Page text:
Saturday, January 26, 2008
Living without chopsticks
There was a slight pause from conversation at the Japanese steakhouse as I politely asked the waitress who was walking towards the kitchen "Could I get a fork please?"
As I looked up after taking in my first bite of fried rice, I saw several sets of eyes upon me. Undeterred and comfortable of the use of my eating utensil, I reached for a swig of my Budweiser and washed down the remaining food in my mouth. Only after looking the table once over did I realize that my friends were all using chopsticks and drinking sake.
It was the sort of awkwardness you feel when people around you notice some stray food that happens to be stuck in your teeth but are weary of publicly embarrassing you. Realizing the position that I was putting my friends around me in, I stood up and sarcastically stated, "I know I'm breaking stereotypes here." Everyone around the table laughed, even the couple that was not in our group. I had escaped an uneasy situation with a joke once more by taking the first jab at myself before anyone else spoke up. Crisis averted.
Growing up in an all white suburban town was never difficult for me. I had always felt at home with the company that I surrounded myself with. Ask any of my friends from my hometown and almost all of them will tell you that I was their first and perhaps only Asian friend.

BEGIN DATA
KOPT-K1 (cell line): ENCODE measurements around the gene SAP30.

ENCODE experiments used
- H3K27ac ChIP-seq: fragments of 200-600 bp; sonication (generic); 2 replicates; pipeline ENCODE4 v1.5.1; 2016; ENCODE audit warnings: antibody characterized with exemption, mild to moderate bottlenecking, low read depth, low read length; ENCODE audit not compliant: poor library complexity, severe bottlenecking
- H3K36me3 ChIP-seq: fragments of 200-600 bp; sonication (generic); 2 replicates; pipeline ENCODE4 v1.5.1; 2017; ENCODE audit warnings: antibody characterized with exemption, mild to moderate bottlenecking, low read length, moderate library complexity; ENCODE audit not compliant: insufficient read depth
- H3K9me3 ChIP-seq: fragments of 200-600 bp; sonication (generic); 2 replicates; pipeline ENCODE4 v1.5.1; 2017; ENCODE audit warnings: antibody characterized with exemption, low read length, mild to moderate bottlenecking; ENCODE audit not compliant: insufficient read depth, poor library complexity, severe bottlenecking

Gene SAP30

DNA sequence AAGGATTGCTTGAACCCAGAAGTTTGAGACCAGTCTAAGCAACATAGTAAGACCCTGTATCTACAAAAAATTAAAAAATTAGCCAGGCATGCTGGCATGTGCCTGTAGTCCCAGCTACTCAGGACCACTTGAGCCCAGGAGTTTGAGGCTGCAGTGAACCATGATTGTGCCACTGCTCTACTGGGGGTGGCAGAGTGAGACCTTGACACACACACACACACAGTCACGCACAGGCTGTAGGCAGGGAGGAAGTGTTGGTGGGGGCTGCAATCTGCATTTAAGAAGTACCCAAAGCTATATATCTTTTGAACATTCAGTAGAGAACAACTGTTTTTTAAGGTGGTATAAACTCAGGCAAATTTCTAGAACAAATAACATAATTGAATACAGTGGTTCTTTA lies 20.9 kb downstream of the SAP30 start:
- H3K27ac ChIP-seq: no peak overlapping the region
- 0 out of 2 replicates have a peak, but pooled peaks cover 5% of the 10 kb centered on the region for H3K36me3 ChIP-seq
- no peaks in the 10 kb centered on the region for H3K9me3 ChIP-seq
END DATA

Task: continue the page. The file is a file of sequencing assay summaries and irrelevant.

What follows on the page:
But is that truly who I am? I never have thought of myself as the "token," or a symbolic representation of asians manifested into a microcosm of society. I was raised by white parents, had all white friends and lived in an all white community. I didn't speak Korean, I had never been to Korea, I never ate Korean food and thus never learned to use chopsticks. In fact, the only thing that ever distinguished me as Korean were my physical characteristics. Even my name was white.
Most of my life was spent separating myself from that culture which I was oblivous to. When I was adopted my father made sure that part of my Korean name was left before I made my citizenship official. In fact, his remarks in my high school yearbook as a senior were "never be too proud and forget who you are or where you came from." Nevertheless, I never told many people what that middle name was and for a while I too would sometimes forget it ever existed.
I used to carry my ethnicity as a chip on my shoulder. Being different was too risky for me as I didn't want to set myself too far apart. When my friends would mistakingly use words that they had overheard on tv or from their parents like "gook or chink," I never called them out on in. Instead, I pretended much like them that what had transpired never really happened at all. I carried that so-called chip with me through college as I would walk by the mostly Asian tables in the cafeteria or ignored the exchange students while passing by. It was my intent to let all of them know that I was "not" one of them.
I'd like to think that my choice to enter the Air Force was based entirely on patriotism. However, the more I truly think about my past, the more I know deep down somewhere in my subconscious an effort to prove to the world that I was just as American as everybody else also played heavily in my decision making.